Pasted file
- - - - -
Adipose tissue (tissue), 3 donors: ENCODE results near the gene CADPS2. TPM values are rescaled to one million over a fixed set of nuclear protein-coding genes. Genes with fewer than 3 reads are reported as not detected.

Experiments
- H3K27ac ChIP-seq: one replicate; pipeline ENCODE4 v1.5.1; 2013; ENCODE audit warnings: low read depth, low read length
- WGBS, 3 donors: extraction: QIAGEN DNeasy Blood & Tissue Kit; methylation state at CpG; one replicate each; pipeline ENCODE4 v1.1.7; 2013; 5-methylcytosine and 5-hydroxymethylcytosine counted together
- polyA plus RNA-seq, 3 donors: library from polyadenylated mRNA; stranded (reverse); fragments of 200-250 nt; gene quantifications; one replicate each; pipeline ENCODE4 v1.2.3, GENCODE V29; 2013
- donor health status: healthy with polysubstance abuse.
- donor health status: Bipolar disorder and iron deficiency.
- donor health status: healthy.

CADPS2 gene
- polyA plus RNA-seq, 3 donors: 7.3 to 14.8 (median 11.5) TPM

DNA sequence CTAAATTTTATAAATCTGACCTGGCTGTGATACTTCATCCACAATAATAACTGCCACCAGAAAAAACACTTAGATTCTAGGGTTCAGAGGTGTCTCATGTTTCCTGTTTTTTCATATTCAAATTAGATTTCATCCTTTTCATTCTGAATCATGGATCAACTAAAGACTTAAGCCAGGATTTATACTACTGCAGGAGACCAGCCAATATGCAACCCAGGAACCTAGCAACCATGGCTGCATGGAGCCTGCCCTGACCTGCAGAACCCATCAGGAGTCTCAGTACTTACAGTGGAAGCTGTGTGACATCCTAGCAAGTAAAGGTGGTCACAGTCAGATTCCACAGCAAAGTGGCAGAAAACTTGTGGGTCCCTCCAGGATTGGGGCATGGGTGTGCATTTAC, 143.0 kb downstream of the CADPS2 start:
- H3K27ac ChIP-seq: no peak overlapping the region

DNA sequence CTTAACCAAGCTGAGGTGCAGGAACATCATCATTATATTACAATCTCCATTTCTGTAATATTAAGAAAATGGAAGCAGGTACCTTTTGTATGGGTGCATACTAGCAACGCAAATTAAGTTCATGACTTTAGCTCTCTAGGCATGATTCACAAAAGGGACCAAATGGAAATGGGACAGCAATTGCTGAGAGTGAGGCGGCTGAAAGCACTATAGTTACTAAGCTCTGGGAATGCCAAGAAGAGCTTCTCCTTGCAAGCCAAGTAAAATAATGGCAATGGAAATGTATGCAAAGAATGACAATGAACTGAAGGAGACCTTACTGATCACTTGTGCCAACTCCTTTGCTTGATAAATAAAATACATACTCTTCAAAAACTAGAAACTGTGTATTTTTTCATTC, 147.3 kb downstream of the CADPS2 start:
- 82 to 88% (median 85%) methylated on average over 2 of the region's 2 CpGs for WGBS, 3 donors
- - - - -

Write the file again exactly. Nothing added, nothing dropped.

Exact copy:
Adipose tissue (tissue), 3 donors: ENCODE results near the gene CADPS2. TPM values are rescaled to one million over a fixed set of nuclear protein-coding genes. Genes with fewer than 3 reads are reported as not detected.

Experiments
- H3K27ac ChIP-seq: one replicate; pipeline ENCODE4 v1.5.1; 2013; ENCODE audit warnings: low read depth, low read length
- WGBS, 3 donors: extraction: QIAGEN DNeasy Blood & Tissue Kit; methylation state at CpG; one replicate each; pipeline ENCODE4 v1.1.7; 2013; 5-methylcytosine and 5-hydroxymethylcytosine counted together
- polyA plus RNA-seq, 3 donors: library from polyadenylated mRNA; stranded (reverse); fragments of 200-250 nt; gene quantifications; one replicate each; pipeline ENCODE4 v1.2.3, GENCODE V29; 2013
- donor health status: healthy with polysubstance abuse.
- donor health status: Bipolar disorder and iron deficiency.
- donor health status: healthy.

CADPS2 gene
- polyA plus RNA-seq, 3 donors: 7.3 to 14.8 (median 11.5) TPM

DNA sequence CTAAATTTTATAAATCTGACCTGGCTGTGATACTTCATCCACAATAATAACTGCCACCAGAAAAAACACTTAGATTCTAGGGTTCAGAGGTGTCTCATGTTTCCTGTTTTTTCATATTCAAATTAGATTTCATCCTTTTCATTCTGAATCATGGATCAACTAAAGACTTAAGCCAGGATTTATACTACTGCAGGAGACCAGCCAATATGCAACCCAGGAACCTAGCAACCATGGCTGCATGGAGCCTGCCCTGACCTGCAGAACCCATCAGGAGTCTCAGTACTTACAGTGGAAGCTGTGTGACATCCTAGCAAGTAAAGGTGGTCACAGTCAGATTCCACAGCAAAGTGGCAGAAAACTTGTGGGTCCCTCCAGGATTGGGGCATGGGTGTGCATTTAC, 143.0 kb downstream of the CADPS2 start:
- H3K27ac ChIP-seq: no peak overlapping the region

DNA sequence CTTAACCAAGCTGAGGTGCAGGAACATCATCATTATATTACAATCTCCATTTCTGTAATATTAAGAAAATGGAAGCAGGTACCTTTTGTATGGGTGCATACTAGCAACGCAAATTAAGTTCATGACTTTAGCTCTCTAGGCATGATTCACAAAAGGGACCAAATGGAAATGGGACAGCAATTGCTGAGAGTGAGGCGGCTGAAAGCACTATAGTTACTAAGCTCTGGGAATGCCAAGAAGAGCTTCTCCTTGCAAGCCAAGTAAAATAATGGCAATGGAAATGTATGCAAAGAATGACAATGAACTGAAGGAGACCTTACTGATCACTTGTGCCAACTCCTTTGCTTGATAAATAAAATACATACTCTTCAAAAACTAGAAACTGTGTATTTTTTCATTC, 147.3 kb downstream of the CADPS2 start:
- 82 to 88% (median 85%) methylated on average over 2 of the region's 2 CpGs for WGBS, 3 donors